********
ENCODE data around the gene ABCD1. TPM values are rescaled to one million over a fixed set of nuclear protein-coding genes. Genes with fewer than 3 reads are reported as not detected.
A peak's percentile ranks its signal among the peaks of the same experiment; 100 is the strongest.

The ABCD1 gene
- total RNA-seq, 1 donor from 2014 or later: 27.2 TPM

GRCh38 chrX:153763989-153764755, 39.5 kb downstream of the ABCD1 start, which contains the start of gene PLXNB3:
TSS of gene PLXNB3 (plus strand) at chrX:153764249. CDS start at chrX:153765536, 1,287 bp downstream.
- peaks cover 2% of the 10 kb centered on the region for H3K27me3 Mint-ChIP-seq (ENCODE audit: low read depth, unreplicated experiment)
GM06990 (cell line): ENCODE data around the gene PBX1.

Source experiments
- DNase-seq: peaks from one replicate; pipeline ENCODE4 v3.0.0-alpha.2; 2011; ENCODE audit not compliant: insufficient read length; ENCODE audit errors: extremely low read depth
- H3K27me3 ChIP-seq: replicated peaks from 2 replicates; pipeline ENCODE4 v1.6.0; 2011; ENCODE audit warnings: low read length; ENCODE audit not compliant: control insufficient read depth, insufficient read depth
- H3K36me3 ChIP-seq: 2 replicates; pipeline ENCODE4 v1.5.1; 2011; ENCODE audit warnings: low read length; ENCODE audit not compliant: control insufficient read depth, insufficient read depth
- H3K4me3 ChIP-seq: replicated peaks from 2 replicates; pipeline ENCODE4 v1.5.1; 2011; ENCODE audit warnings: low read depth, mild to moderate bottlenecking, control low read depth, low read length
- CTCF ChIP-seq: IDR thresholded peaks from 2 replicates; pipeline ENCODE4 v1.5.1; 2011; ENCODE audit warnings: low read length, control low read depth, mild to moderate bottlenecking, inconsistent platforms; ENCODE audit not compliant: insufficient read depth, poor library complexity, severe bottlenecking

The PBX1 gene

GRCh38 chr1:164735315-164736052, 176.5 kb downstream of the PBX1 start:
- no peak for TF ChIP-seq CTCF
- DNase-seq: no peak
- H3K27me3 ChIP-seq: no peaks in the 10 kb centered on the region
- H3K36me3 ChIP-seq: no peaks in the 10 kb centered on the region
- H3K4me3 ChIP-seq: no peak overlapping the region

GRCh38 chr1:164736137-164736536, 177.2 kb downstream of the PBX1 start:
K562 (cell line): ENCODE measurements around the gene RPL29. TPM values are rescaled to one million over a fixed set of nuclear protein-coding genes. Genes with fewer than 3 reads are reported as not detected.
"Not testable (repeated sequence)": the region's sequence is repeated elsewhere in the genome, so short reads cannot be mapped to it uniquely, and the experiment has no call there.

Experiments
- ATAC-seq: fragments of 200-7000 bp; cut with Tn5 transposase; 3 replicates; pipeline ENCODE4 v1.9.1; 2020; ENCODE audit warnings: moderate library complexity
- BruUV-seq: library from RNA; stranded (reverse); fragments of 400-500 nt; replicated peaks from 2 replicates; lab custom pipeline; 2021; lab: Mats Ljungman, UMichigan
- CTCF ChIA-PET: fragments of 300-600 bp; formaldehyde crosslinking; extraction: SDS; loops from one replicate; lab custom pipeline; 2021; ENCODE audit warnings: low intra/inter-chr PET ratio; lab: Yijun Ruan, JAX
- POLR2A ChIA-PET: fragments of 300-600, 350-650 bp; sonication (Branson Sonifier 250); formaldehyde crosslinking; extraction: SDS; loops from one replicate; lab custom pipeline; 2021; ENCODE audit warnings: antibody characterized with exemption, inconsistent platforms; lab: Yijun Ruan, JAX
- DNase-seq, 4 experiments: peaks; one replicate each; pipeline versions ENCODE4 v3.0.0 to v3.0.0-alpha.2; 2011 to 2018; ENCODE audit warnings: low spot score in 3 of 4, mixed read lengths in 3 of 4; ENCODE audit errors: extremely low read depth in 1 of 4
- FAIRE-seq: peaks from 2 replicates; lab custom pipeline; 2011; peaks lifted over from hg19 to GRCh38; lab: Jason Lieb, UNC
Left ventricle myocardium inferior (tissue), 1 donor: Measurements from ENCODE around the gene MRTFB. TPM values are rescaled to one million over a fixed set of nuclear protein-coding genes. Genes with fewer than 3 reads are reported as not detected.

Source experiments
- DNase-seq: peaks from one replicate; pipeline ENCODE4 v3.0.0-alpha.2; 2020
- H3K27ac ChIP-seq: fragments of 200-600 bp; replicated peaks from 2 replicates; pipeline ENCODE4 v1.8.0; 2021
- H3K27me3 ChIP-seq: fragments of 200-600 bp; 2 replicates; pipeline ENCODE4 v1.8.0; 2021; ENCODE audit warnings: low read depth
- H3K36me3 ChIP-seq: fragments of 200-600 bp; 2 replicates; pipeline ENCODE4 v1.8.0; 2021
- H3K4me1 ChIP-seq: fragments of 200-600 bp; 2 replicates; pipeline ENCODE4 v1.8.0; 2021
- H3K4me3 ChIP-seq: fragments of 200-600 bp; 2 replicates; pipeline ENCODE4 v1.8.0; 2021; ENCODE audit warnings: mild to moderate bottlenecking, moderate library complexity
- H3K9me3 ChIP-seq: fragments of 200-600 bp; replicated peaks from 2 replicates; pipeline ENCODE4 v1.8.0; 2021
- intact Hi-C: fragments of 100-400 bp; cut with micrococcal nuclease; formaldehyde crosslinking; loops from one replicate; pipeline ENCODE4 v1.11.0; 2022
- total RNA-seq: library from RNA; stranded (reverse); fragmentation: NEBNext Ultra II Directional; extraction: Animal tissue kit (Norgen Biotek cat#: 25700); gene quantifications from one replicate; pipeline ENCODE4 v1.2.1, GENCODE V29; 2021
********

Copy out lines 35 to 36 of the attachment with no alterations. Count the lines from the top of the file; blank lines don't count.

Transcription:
- H3K27ac ChIP-seq: fragments of 200-600 bp; replicated peaks from 2 replicates; pipeline ENCODE4 v1.8.0; 2021
- H3K27me3 ChIP-seq: fragments of 200-600 bp; 2 replicates; pipeline ENCODE4 v1.8.0; 2021; ENCODE audit warnings: low read depth